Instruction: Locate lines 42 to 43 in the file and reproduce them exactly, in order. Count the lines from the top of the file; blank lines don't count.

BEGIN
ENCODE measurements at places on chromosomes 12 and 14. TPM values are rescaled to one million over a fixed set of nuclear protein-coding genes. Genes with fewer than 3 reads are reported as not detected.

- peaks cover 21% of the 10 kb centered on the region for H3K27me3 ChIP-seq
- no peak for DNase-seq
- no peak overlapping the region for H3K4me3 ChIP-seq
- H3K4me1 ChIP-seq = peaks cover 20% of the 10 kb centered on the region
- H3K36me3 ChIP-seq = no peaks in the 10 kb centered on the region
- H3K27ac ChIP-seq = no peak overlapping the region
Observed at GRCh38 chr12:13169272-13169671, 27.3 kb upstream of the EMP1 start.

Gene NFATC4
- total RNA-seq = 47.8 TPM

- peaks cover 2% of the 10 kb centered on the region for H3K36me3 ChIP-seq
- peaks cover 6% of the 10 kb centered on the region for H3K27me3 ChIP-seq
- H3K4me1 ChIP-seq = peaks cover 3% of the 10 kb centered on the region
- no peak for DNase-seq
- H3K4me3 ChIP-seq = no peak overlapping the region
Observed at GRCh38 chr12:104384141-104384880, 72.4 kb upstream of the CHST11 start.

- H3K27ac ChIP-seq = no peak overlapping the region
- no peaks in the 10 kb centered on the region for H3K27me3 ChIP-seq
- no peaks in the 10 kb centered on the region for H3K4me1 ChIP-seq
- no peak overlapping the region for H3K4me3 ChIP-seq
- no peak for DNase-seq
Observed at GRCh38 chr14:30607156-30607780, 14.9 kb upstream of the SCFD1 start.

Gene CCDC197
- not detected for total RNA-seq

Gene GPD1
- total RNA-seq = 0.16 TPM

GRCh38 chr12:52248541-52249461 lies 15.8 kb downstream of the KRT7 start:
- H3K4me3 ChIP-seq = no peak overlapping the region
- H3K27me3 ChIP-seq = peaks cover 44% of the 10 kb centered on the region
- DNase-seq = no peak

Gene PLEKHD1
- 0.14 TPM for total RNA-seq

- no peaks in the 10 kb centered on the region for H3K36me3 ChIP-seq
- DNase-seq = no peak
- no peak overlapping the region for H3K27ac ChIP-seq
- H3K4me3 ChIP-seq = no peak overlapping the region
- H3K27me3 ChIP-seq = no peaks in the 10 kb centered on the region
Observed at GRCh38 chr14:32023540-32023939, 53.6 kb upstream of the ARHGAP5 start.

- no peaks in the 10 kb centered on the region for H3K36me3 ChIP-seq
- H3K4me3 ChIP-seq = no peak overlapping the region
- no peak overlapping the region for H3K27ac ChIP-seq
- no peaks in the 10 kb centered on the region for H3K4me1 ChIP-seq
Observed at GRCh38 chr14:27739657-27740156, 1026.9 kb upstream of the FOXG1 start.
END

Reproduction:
- no peaks in the 10 kb centered on the region for H3K4me1 ChIP-seq
Observed at GRCh38 chr14:27739657-27740156, 1026.9 kb upstream of the FOXG1 start.